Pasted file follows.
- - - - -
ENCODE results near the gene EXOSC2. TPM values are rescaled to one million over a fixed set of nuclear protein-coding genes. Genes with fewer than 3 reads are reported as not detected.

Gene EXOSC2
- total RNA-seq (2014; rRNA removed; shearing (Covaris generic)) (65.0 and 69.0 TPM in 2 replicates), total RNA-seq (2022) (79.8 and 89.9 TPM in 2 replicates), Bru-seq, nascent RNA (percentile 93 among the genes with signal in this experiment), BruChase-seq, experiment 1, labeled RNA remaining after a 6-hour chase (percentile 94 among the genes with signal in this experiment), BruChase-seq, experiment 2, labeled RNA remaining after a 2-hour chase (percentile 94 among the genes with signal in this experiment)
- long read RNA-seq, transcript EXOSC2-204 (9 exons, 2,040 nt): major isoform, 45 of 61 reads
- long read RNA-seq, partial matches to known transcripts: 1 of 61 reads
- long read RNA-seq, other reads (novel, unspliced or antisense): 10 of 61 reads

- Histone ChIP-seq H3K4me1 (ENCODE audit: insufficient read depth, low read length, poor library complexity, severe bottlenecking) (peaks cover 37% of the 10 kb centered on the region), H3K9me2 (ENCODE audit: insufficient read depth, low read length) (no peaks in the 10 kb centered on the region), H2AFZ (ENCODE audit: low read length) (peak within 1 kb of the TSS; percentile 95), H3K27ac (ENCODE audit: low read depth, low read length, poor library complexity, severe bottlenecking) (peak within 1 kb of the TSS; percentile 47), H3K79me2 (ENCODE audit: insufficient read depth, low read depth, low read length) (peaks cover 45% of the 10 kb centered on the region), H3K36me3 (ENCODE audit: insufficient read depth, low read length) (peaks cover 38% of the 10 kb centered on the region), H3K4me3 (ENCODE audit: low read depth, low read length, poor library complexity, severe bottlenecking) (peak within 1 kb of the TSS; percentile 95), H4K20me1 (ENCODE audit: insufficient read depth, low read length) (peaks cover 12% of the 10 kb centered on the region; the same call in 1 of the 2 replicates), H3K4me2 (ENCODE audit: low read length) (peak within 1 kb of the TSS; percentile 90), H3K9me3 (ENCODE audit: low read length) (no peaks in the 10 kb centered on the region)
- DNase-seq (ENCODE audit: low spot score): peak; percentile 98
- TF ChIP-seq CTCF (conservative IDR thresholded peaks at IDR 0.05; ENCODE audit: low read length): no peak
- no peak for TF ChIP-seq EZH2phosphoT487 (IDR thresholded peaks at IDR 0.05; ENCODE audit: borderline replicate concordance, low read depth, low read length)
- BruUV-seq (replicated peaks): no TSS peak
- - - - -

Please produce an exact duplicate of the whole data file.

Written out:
ENCODE results near the gene EXOSC2. TPM values are rescaled to one million over a fixed set of nuclear protein-coding genes. Genes with fewer than 3 reads are reported as not detected.

Gene EXOSC2
- total RNA-seq (2014; rRNA removed; shearing (Covaris generic)) (65.0 and 69.0 TPM in 2 replicates), total RNA-seq (2022) (79.8 and 89.9 TPM in 2 replicates), Bru-seq, nascent RNA (percentile 93 among the genes with signal in this experiment), BruChase-seq, experiment 1, labeled RNA remaining after a 6-hour chase (percentile 94 among the genes with signal in this experiment), BruChase-seq, experiment 2, labeled RNA remaining after a 2-hour chase (percentile 94 among the genes with signal in this experiment)
- long read RNA-seq, transcript EXOSC2-204 (9 exons, 2,040 nt): major isoform, 45 of 61 reads
- long read RNA-seq, partial matches to known transcripts: 1 of 61 reads
- long read RNA-seq, other reads (novel, unspliced or antisense): 10 of 61 reads

- Histone ChIP-seq H3K4me1 (ENCODE audit: insufficient read depth, low read length, poor library complexity, severe bottlenecking) (peaks cover 37% of the 10 kb centered on the region), H3K9me2 (ENCODE audit: insufficient read depth, low read length) (no peaks in the 10 kb centered on the region), H2AFZ (ENCODE audit: low read length) (peak within 1 kb of the TSS; percentile 95), H3K27ac (ENCODE audit: low read depth, low read length, poor library complexity, severe bottlenecking) (peak within 1 kb of the TSS; percentile 47), H3K79me2 (ENCODE audit: insufficient read depth, low read depth, low read length) (peaks cover 45% of the 10 kb centered on the region), H3K36me3 (ENCODE audit: insufficient read depth, low read length) (peaks cover 38% of the 10 kb centered on the region), H3K4me3 (ENCODE audit: low read depth, low read length, poor library complexity, severe bottlenecking) (peak within 1 kb of the TSS; percentile 95), H4K20me1 (ENCODE audit: insufficient read depth, low read length) (peaks cover 12% of the 10 kb centered on the region; the same call in 1 of the 2 replicates), H3K4me2 (ENCODE audit: low read length) (peak within 1 kb of the TSS; percentile 90), H3K9me3 (ENCODE audit: low read length) (no peaks in the 10 kb centered on the region)
- DNase-seq (ENCODE audit: low spot score): peak; percentile 98
- TF ChIP-seq CTCF (conservative IDR thresholded peaks at IDR 0.05; ENCODE audit: low read length): no peak
- no peak for TF ChIP-seq EZH2phosphoT487 (IDR thresholded peaks at IDR 0.05; ENCODE audit: borderline replicate concordance, low read depth, low read length)
- BruUV-seq (replicated peaks): no TSS peak